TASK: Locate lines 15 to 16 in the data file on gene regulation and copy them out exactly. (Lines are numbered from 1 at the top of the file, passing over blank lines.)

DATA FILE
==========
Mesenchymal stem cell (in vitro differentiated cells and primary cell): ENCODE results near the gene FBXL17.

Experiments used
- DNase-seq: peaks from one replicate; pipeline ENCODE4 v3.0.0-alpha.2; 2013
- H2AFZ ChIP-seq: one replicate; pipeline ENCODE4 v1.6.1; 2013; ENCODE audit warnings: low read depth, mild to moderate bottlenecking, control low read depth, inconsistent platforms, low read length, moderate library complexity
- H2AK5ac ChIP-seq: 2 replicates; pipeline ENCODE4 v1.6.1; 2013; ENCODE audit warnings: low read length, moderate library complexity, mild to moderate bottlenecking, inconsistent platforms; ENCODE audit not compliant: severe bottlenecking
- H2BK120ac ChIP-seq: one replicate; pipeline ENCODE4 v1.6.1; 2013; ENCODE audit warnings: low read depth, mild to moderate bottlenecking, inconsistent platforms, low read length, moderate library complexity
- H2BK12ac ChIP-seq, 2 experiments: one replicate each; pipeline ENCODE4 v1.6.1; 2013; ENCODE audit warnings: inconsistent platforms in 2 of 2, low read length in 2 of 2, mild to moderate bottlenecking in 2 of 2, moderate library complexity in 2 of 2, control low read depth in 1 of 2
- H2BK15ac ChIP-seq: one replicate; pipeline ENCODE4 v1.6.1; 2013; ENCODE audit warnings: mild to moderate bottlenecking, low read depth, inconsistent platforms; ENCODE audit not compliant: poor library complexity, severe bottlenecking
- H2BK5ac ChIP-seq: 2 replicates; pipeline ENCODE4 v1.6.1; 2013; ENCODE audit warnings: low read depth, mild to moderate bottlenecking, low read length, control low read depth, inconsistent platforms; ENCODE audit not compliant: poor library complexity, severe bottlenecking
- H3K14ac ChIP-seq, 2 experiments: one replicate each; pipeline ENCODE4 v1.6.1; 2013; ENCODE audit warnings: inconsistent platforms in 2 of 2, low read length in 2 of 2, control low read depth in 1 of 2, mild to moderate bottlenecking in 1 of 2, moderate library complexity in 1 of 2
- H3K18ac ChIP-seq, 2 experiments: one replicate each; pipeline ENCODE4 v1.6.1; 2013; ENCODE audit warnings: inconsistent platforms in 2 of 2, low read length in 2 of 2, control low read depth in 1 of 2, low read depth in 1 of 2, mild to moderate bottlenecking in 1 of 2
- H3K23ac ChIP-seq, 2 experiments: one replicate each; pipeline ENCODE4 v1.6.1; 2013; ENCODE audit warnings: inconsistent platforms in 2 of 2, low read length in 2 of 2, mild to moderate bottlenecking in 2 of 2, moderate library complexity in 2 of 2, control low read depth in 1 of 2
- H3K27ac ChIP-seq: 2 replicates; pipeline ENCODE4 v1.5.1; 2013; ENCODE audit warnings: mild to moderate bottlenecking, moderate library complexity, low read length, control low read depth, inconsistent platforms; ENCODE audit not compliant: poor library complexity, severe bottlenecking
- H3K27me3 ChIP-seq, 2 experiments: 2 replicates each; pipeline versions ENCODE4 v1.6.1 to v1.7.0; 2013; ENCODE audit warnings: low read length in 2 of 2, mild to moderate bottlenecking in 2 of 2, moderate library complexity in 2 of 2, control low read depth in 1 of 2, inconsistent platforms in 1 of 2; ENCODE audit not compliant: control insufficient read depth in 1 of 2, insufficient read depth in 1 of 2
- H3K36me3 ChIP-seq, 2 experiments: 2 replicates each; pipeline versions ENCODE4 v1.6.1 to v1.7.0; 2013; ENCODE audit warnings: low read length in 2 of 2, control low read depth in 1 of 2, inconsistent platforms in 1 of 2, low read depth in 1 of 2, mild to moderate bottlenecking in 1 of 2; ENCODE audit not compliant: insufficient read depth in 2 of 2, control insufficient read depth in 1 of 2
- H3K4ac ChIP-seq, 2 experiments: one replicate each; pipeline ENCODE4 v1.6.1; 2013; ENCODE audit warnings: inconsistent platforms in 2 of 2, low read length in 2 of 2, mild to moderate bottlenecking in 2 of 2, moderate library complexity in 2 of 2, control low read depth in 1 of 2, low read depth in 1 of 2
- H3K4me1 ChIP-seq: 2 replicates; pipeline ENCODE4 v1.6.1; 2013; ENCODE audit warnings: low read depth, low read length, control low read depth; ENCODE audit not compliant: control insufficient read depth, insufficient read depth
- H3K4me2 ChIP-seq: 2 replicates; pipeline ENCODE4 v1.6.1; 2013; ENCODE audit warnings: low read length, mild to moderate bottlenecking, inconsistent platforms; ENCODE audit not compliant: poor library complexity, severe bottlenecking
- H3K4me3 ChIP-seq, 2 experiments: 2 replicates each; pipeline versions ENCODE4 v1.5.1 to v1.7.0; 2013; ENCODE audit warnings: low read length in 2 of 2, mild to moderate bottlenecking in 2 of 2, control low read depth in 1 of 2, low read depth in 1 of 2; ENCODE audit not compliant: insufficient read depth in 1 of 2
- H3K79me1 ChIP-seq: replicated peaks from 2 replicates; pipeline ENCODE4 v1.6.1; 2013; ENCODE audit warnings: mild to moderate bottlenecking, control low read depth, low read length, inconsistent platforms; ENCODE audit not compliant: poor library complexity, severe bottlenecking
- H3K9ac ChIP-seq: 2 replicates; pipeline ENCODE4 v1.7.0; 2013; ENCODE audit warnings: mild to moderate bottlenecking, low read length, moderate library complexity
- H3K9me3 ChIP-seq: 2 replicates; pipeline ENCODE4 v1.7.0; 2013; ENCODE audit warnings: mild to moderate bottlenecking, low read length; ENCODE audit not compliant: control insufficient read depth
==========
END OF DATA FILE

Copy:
- H3K36me3 ChIP-seq, 2 experiments: 2 replicates each; pipeline versions ENCODE4 v1.6.1 to v1.7.0; 2013; ENCODE audit warnings: low read length in 2 of 2, control low read depth in 1 of 2, inconsistent platforms in 1 of 2, low read depth in 1 of 2, mild to moderate bottlenecking in 1 of 2; ENCODE audit not compliant: insufficient read depth in 2 of 2, control insufficient read depth in 1 of 2
- H3K4ac ChIP-seq, 2 experiments: one replicate each; pipeline ENCODE4 v1.6.1; 2013; ENCODE audit warnings: inconsistent platforms in 2 of 2, low read length in 2 of 2, mild to moderate bottlenecking in 2 of 2, moderate library complexity in 2 of 2, control low read depth in 1 of 2, low read depth in 1 of 2